Otero said she gets a discount for SEAAV gear, which is made out of recycled items, and which she “truly wears all the time.”

 

She said the founder of the company was a classmate of hers at the college she attended before transferring to SDSU, Quinnipiac University. Otero said she also is an ambassador for Encinitas-based athleisure clothing company Vuori, and also gets a discount on items.

Colonna and Otero have been better able to navigate the new territory thanks to Michelle Meyer, who was hired in 2021 by SDSU as its Name Image and Likeness Coordinator.

“Considering NIL is such a big thing, a lot of our eligibility worries are less but I still go to Michelle for NIL questions whenever I’m not sure of something,” Otero said. “Like if I’m unsure, ‘Can I post this or can I do that?’ I will go talk to Michelle. I don’t want to put anything at risk.”

Meyer is an expert in the NIL field, and in 2020 founded NILNetwork.com, which offers resources to help athletes, coaches and administrators find their way through NIL. She has also met with more than 100 NIL company founders and thought leaders.

Finances Are in the Forefront

Meyer said she is also currently working on a document related to return on investments related to companies’ NIL partnerships with college athletes.

Even though NIL is relatively new, positive ROI statistics are already documented.

In February, Forbes reported that Boost Mobile’s ROI from July 1, 2021 through Feb. 14, 2022 was boosted in a big way because of its partnerships with more than 150 other student-athletes across the country. Forbes reported that Boost Mobile’s average engagement on Instagram increased from .17 percent to 2.5 percent because of college athlete “influencers.”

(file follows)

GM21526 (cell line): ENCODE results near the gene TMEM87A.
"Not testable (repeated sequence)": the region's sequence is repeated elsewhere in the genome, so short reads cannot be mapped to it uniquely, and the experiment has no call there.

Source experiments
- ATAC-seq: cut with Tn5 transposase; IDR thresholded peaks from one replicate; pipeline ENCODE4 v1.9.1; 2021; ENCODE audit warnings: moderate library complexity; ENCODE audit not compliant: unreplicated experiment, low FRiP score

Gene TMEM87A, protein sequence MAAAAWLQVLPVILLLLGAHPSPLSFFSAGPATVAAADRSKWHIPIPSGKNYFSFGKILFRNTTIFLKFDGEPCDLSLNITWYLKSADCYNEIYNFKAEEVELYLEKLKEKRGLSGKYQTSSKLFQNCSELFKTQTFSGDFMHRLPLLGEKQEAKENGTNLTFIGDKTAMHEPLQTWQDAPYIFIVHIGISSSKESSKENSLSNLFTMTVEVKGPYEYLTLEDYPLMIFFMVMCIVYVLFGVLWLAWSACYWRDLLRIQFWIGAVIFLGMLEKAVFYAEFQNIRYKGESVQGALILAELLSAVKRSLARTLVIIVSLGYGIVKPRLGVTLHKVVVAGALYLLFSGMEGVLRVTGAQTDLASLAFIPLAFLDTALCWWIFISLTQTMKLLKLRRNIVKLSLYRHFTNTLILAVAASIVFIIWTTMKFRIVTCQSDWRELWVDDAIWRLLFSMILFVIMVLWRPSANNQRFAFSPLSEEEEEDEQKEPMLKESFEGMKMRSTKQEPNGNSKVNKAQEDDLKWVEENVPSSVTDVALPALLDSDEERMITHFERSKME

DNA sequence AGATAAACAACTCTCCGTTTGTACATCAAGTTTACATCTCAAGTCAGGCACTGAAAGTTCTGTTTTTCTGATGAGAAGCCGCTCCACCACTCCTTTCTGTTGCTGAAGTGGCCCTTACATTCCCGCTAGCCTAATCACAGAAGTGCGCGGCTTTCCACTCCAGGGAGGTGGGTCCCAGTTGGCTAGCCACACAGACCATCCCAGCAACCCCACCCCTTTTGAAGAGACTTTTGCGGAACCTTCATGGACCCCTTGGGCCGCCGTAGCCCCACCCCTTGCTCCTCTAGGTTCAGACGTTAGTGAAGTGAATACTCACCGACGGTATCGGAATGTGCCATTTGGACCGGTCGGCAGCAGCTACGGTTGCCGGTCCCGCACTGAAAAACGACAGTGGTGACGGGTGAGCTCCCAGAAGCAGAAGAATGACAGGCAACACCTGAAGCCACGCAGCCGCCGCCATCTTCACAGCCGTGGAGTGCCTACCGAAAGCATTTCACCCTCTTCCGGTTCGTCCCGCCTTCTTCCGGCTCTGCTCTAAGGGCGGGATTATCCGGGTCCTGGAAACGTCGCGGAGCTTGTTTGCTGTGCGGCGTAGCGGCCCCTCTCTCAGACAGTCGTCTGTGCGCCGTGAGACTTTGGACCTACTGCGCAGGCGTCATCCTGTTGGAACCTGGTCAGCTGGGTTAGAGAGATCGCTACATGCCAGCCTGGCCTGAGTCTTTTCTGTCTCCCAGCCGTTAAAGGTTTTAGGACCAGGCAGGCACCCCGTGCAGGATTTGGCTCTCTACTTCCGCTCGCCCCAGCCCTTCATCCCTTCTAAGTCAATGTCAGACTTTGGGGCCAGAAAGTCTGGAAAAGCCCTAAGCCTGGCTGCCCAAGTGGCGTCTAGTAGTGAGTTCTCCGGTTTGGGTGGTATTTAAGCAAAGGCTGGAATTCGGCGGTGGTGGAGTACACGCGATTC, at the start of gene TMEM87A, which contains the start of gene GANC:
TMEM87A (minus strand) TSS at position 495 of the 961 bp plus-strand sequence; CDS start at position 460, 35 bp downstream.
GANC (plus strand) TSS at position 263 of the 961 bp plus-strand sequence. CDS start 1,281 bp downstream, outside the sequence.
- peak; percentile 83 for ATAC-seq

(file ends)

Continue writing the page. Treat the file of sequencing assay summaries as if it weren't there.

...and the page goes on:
Duke Little, vice president of sponsorship sales for SDSU Athletic Partnerships, is hoping that more local companies will look into partnerships with SDSU student-athletes.

“NIL is a fluid space and has been for the past few years,” Little said. “We’d like local businesses to reach out to student-athletes to engage but there are rules to it. We want to educate donors that this is available.”

San Diego State has been swift in developing ways to help its student-athletes find their way through the ins and outs of NIL as well as educate businesses on what NIL opportunities they can seek.

The school started a program called Aztec Advantage, with a website that explains SDSU’s policies and procedures related to NIL. Aztec Advantage has under its umbrella includes two related enterprises, including Empower Aztecs, where San Diego State fans, local donors and businesses can help support San Diego State student-athletes.

The programs allow communication and opportunities for endorsements between student-athletes and sponsors, donors and fans and to ensure SDSU athletes understand of how to best take advantage of their NIL in the areas of education, empowerment, opportunities and protection.